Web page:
According to Canada’s 2016 census, 54,420 residents of Scarborough – more than half of respondents – spoke non-official languages. Situated in Toronto’s east end, the district is home to a vibrant populace, including large groups of immigrants, refugees and young families. The media has long depicted the community as an epicentre of violence and gang involvement, but there is culture, there is hope, and there are dreams that make up what Scarborough is. The majority of its residents, however, are left out of the cycling discourse – and this has resulted in their underrepresentation when it comes to making decisions about bike lanes. 

In 2011, bike lanes that were installed on two major thoroughfares — Birchmount Road and Pharmacy Avenue — only the previous year were removed. It was argued that the routes caused congestion (even though City of Toronto staff found no substantial impact), that they slowed traffic, and that residents wanted them gone. Supporters of the removal argued that cyclists should use side streets. 

The controversy marked an era defined by former Toronto Mayor Rob Ford’s declaration that there was a “war on the car.” “Every year we have dozens of people that get hit by cars or trucks,” Ford said in 2007, three years prior to becoming mayor. “Well, no wonder: roads are built for buses, cars and trucks, not for people on bikes. My heart bleeds for them when I hear someone gets killed, but it’s their own fault at the end of the day.” It was — and remains — an entirely misguided diagnosis. As more folks use bicycles, they open up more space on public transit and sidewalks and, ultimately, ease dangerous and environmentally destructive congestion on roads. 

For Shuaib Alam, program coordinator at CultureLink’s Bike Hub, a program that matches newcomers to cycling mentors, the lack of infrastructure is a catch-22. “The Jane and Finch community barely has the kind of infrastructure that you see downtown,” says Alam. “There is more demand for bike lanes downtown because more people bike in downtown, but if you don’t build the lanes, then people don’t cycle. Saying that we don’t have a clamouring for them is not an excuse. We didn’t have the Richmond/Adelaide bike lanes or Bloor/Danforth but after we put them in they were heavily used.” It is the duty of the City to take the initiative to make cyclists feel safe. 

It’s a lesson still not learned. In July of 2020, the City of Toronto installed four kilometres of bike lanes on Scarborough’s Brimley Avenue at a cost of $160,000. The new bike infrastructure formed part of ActiveTO, a pandemic-era program to ensure that people have “space to get around while respecting physical distancing.” Just five months later, however, the City spent $80,000 to remove the whole installation after drivers complained of increased congestion and limited usage. How did it all go wrong?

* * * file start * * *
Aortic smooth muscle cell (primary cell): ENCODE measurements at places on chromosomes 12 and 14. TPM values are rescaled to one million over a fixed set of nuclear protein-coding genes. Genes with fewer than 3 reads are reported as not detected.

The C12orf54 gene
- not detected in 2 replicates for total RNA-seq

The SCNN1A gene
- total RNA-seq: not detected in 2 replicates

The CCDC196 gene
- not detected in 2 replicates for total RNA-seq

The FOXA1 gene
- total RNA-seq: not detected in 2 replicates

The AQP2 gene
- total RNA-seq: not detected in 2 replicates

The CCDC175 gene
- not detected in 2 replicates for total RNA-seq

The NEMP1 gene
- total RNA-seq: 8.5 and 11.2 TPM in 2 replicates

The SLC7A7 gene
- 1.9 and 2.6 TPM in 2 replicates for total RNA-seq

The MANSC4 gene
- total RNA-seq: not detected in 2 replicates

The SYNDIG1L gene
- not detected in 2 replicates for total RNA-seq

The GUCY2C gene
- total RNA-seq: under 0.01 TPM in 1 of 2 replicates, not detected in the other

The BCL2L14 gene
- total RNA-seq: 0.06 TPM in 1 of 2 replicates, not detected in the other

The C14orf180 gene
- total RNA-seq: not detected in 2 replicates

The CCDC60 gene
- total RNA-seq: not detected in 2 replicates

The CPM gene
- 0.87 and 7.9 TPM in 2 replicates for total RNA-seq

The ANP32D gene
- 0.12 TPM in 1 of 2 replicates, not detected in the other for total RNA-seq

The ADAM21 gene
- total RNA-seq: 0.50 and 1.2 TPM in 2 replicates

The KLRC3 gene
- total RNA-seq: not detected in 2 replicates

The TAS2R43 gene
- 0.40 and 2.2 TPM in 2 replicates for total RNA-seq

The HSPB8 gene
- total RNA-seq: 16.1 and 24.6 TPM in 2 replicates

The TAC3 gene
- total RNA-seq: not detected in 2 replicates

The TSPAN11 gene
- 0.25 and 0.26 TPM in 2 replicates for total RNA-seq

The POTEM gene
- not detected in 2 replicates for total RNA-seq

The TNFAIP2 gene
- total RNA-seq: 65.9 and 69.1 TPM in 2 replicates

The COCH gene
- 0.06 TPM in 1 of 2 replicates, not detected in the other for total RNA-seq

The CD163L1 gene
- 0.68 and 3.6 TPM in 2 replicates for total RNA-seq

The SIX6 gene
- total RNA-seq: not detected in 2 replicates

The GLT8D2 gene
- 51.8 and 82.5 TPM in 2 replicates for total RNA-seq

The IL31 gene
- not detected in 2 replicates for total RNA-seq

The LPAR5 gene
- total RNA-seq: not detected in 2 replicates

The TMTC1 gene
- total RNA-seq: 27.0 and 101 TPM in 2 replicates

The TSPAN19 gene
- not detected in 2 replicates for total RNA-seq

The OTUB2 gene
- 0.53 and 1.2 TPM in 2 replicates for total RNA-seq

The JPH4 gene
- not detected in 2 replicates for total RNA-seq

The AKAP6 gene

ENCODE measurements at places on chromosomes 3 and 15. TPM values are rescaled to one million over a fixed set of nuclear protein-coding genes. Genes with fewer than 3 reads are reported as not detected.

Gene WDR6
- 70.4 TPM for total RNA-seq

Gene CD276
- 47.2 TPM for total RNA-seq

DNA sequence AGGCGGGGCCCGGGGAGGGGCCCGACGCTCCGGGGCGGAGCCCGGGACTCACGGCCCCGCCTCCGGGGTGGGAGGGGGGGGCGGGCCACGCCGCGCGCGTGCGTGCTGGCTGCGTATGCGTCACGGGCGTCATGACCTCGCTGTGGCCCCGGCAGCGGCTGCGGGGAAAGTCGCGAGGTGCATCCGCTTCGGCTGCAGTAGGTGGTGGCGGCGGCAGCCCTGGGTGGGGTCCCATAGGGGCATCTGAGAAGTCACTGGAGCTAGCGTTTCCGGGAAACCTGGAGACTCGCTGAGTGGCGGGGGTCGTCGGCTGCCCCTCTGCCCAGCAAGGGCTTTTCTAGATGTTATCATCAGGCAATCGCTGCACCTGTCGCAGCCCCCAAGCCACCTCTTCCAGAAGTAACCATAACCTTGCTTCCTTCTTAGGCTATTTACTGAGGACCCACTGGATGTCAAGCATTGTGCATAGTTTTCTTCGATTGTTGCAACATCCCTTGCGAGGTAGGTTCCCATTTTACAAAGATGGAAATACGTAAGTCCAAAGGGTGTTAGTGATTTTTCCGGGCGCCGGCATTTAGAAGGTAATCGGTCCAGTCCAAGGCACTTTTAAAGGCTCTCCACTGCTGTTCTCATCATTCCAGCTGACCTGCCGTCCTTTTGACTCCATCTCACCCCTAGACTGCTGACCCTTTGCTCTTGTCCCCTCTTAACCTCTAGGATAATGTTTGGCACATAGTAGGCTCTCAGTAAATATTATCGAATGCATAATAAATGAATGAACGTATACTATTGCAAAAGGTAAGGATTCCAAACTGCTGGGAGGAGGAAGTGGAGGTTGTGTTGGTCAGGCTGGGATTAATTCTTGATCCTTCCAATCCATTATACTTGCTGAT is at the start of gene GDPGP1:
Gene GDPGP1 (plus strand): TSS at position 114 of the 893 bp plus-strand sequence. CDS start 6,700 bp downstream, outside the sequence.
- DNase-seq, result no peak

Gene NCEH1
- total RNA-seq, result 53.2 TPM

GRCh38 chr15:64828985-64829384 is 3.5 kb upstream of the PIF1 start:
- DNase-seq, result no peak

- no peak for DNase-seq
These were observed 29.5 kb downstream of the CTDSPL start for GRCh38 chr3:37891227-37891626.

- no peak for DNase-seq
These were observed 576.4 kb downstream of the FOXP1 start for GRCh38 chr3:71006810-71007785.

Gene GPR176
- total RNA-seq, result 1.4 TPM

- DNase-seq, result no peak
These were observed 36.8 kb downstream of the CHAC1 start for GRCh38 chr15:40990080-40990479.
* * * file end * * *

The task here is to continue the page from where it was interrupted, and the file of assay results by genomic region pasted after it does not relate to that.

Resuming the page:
According to Marvin Macaraig, health promoter and Scarborough Cycles coordinator at Access Alliance Multicultural Health and Community Services, the project was flawed from the start, beginning with the public consultation, or lack thereof. “There was a meeting to tell residents the bike lanes were going to be put in and a meeting to tell residents that they were coming out,” says Macaraig. What’s more, the structure of public consultations tend to prioritize the interests of those who can attend the meetings and speak English. It doesn’t favour those working gig economy jobs or essential workers with evening shifts, who might need childcare, or are unfamiliar with the technology required to participate. In some ways, racialized and low-income people may not feel that they have a voice. 

Then came the misguided metrics for success. For starters, the much-vaunted increase in congestion and traffic presents a skewed view of impacts: the travel delay for drivers was negligible, at one minute. Plus, as Macaraig says, “The transportation services measured delays for drivers but not the safety improvements for people not in cars,” he says. He believes that such projects should be evaluated with a focus on equity and safety first – and as pieces in a much larger network. A new bike lane in Scarborough is great, but how can it connect riders to other parts of Toronto?

Towards Equitable Cycling Infrastructure

Cycle Toronto’s Kevin Rupasinghe argues that we need to invest more in cycling infrastructure if we want to see significant returns. “Toronto is carved out in pockets and separated by ravines, rivers and the 401,” says Rupasinghe. “The only ways to make it across to major destinations — like Highland Creek, Rouge River, the Don Valley, the Stouffville GO Line — are through major arterial streets. For people to go grocery shopping or to get around, they need to use these major roads.

It’s on arterial roads that people on bikes are most likely to get into accidents. They compose 20 per cent of the road network, yet are where 80 per cent of bike-related fatalities occur.

While drivers are occupied with their commute time, not everyone can afford a car. In Scarborough, more than a quarter of households don’t own one. Instead, many resort to carpooling, taking transit — including the soon-to-be decommissioned Scarborough RT — or walking and cycling. If public streets are truly for the public good, then our current considerations for street parking, deliveries and vehicle access must also be balanced with the safety of cyclists and pedestrians. 

In March 2021, a proposal for 15 new bike lanes was presented to the city’s infrastructure and environment committee. Not one is located in Scarborough. For Rupasinghe, it means “that the entire part of the city is shut out of the conversation. There needs to be a shift in discourse among politicians at City Hall, a bold enough vision to provide safe mobility choices for people in a high-quality connected network. That’s what Scarborough is missing.” A month later, Cycle Toronto recommended that the Toronto Parking Authority should consider expanding the Bike Share Program in Scarborough, Etobicoke, North York and across the city.

Streets can be modified to be safe for all of those who use them. We need to assess the human cost of a fatal bicycle accident against the frivolous cost of sitting in a car for a minute longer. A baseline respect for human life should dictate the way that we build road infrastructure in Toronto. Transit infrastructure needs to be coordinated so that safety is prioritized when people are journeying from one place to the next with the help of bike lanes on arterial roads and time and funding must be committed to these plans. For people to move freely on the roads, their essential well-being must be prioritized. 

Lead Image: Mirusha’s cousin and sister, Yasietha and Nirusha, near the Humber Bay Arch Bridge.

Mirusha Yogarajah is a filmmaker and writer from Toronto, Ontario. 

How Toronto Fails its Racialized and Low-Income Cyclists

Policy researcher Mirusha Yogarajah argues for a more egalitarian approach to building cycling infrastructure.